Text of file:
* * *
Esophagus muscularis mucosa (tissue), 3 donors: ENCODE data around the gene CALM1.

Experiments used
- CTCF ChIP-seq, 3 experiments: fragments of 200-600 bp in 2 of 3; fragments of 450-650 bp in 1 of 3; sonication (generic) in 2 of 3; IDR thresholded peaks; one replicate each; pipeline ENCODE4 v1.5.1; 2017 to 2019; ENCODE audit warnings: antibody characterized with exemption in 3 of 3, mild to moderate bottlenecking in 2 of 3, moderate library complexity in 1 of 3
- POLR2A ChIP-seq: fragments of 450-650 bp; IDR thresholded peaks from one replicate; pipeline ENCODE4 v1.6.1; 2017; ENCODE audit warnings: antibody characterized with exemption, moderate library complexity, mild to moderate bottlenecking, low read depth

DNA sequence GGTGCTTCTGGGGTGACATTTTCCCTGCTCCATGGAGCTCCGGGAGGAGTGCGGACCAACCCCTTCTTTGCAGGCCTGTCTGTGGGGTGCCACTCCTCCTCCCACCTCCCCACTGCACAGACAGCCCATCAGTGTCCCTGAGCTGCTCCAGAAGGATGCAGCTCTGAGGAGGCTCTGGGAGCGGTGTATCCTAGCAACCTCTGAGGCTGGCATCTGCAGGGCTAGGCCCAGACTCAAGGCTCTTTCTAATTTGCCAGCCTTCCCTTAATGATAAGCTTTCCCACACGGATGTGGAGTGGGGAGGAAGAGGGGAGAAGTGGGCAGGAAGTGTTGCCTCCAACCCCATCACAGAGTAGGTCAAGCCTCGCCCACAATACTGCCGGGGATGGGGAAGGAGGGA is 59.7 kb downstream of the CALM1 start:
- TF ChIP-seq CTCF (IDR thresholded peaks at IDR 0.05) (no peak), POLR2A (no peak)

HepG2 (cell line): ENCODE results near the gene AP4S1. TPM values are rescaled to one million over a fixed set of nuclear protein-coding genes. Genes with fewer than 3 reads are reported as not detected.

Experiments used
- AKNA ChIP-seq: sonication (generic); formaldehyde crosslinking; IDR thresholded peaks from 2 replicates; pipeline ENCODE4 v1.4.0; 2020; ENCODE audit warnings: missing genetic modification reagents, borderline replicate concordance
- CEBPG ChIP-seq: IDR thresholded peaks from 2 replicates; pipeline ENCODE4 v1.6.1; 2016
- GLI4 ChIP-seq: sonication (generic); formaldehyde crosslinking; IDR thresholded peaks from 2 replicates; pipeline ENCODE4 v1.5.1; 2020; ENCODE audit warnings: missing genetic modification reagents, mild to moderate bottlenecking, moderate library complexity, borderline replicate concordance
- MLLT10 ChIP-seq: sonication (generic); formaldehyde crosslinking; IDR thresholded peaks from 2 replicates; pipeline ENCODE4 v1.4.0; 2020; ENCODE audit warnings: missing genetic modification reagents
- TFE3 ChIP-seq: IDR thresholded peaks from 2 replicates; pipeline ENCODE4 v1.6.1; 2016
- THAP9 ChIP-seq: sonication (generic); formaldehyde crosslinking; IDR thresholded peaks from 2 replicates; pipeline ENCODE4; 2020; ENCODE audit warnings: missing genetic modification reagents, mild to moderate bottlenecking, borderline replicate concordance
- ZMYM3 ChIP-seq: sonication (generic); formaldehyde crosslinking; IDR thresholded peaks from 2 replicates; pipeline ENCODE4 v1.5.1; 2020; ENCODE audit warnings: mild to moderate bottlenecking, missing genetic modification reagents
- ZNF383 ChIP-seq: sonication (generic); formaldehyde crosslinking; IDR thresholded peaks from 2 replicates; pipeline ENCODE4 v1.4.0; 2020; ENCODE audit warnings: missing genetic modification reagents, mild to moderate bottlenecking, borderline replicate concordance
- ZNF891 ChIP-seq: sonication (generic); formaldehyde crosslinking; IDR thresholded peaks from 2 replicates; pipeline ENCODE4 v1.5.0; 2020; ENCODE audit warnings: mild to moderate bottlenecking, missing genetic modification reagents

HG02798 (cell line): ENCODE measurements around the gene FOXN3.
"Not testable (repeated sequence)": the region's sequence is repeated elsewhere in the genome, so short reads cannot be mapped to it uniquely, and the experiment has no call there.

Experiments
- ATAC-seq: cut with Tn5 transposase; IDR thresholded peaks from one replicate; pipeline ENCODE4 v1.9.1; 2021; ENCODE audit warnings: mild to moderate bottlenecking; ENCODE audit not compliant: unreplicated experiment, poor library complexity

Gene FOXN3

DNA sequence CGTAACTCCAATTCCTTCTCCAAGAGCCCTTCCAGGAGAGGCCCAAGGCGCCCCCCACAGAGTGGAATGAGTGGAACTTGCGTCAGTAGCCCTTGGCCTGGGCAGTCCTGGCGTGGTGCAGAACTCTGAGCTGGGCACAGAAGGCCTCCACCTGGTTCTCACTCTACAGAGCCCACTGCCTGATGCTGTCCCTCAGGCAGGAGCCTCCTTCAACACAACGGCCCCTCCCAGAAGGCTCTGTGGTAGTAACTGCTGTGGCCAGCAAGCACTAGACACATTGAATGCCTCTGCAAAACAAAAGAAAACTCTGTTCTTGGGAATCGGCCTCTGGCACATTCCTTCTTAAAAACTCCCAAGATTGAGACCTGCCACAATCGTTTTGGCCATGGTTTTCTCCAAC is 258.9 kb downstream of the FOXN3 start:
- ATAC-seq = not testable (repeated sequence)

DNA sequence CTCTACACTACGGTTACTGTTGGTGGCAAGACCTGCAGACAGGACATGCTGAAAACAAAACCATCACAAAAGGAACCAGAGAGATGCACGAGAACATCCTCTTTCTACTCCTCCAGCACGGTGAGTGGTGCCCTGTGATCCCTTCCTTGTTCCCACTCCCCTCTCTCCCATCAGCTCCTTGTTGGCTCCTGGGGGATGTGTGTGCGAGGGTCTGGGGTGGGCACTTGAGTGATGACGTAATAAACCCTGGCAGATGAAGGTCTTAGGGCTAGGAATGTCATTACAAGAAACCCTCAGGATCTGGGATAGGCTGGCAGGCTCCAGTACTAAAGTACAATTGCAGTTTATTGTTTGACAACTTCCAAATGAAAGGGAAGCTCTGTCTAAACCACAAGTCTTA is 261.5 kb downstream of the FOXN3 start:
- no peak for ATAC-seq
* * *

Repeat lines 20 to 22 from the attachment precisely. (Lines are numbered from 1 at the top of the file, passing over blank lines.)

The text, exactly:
Experiments
- ATAC-seq: cut with Tn5 transposase; IDR thresholded peaks from one replicate; pipeline ENCODE4 v1.9.1; 2021; ENCODE audit warnings: mild to moderate bottlenecking; ENCODE audit not compliant: unreplicated experiment, poor library complexity

Gene FOXN3